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    Frozenomics: How the extreme cold impacts businesses and could cause a rise in insurance premiums

    A Dollar Tree in Sterling which was required to shutter its doors due to the snow and ice. - Times-Mirror/Rick Wasser
    There were 146 car accidents and 113 disabled vehicles in Northern Virginia on Monday as a result of the snow, according to the Virginia State Police.

    That number is even higher than snowstorm on Feb. 13, which saw 64 disabled vehicles.

    As a result of accidents like these and frozen pipes, insurance claims have been on the rise.

    "In general claims are up across the board because of the weather," said John Wolff, CEO of Loudoun Insurance Group.

    Increased claims may mean increased insurance premiums in the long term.

    "There could be a trickle-down effect to increased premiums because of an elevation in claims,"said Wolff.

    Anything that has a negative impact on long-term earnings and balance sheets could affect premiums going forward, Wolff said.

    The chance of raising premiums could also depend largely on the exposure of the insurance company in areas hard hit by the storms.

    For example, if an insurer has a large chunk of its customer base in the areas hit hardest by cold, they are more susceptible to high numbers of claims than a company based in Texas or Southern California.

    More than $1.5 billion in losses on upwards of 177,000 claims were reported by companies from Jan. 1 to Feb. 21, according to a report from Business Wire. That makes it one of the top five costliest years for that time period since 1980.

    Virtually every business has been affected by the polar vortex in late 2013 and early 2014. A reemergence of the polar vortex caused many Loudoun businesses to close all day Monday.

    Shuttered businesses and frozen out customers means fewer cash registers ringing and a rough beginning to 2014 for others.

    So who was hit hardest by the deep freeze? That is largely dependent on the company.

    Dulles Town Center has seen robust foot traffic on some snow days, according to Dan Cook, director of marketing with Lerner Enterprises.

    "Fortunately Dulles Town Center is an enclosed mall and shoppers are able to enjoy our collection of shops, dining choices and amenities without driving all over town," he said.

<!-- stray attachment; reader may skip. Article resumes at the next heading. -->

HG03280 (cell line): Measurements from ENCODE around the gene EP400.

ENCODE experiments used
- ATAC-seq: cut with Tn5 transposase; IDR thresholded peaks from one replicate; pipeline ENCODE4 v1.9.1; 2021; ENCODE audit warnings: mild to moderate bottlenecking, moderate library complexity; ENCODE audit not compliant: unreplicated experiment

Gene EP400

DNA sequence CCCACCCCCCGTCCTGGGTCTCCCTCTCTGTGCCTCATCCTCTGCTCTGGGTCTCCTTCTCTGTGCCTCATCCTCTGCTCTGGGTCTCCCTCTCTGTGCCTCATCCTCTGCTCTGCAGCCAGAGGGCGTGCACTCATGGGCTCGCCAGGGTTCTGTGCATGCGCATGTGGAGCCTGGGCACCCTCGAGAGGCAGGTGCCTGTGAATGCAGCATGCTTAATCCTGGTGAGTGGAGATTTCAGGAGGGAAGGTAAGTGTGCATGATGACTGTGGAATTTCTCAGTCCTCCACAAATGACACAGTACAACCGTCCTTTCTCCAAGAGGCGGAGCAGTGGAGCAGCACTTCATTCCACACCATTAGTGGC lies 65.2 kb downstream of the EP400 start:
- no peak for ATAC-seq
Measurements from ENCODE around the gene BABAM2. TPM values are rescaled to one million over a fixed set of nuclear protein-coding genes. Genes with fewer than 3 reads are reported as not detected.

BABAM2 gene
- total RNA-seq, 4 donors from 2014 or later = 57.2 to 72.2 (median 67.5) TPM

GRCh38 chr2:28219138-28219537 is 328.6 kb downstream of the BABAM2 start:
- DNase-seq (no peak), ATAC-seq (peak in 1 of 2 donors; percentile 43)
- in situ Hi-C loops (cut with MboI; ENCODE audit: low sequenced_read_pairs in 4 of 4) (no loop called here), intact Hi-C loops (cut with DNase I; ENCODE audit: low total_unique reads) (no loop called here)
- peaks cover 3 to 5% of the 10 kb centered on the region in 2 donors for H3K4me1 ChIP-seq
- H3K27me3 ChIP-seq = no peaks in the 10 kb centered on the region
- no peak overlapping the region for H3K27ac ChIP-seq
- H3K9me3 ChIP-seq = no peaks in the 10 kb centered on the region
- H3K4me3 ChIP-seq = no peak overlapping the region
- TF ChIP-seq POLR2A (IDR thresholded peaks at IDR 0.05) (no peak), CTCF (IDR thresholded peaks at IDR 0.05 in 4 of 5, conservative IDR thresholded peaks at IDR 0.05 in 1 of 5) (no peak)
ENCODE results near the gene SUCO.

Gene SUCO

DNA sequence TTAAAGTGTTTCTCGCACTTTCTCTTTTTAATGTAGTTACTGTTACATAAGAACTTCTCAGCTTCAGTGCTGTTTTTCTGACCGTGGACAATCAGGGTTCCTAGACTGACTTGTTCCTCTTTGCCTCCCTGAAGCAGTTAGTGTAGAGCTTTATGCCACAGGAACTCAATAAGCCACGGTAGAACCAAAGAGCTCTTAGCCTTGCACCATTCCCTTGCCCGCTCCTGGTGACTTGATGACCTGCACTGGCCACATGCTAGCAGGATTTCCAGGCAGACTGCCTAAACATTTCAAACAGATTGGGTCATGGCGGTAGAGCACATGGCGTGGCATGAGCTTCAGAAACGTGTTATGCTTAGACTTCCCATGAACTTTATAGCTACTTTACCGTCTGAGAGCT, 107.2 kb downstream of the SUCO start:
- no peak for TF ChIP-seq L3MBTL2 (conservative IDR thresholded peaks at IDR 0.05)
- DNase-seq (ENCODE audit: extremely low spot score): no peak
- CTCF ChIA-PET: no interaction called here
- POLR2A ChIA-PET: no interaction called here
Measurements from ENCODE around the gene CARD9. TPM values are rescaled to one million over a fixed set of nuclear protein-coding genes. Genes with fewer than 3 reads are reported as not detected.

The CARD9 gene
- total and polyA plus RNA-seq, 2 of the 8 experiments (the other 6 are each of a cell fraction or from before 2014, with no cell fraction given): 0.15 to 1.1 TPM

Macy's could have lost as much as $30 million nationwide, according to an article in Bloomberg Businessweek.

    UGG Boots, on the other hand, enjoyed brisk business, reporting that quarterly net sales were up nearly 19 percent.

    There have been a few contradictions within the same industry however.

    Although General Motors put out a release attributing a 10 percent drop in sales to the colder weather, local GM dealer Dulles Motorcars has seen an increase in car sales from last December and January.

    "Interesting enough, we did experience significant [year over year] growth in December and January in lieu of the snow storms that have nearly 'frozen' our operations," said Nadia Saghafi, the director of marketing and public relations at Dulles Motorcars.

    More folks may be staying home and shopping for cars online. Web traffic to their site has grown by 50 percent compared to last January.

    The real estate market was also hit hard by the harsh winter. Home sales in Loudoun County dropped by 13 percent and townhouse sales were town 26 percent over last January.

    According to a market report from the Dulles Area Association of Realtors, "Northern Virginia was off to an unusually cold and icy start, likely affecting buyers throughout the area.”


    Cry me a river. These are big corporations who have massive profits to begin with.  It will just slightly reduce their profits. Big picture not a big deal.

    As for the insurance premiums if they go up, ultimately it will be passed to the consumer via higher product/service costs.

    As for that Dollar Tree store in the picture in the article about how they are closed due to the snow…Big deal. All those people that could not make it Monday will show up Tuesday so net result is no loss. Those “other 47%” still need their $1 paper towels and hand soap.

    I have always wondered how mismanaged businesses or those with poor products/services survive. I rarely see any companies go out of business. This includes small businesses as well. I guess debt allows one to live a great lifestyle.

    I find it interesting when companies say “they had a bad year.” And when I dig deeper come to find out the profits rose 10% instead of the projected 15%. Cry me a river.

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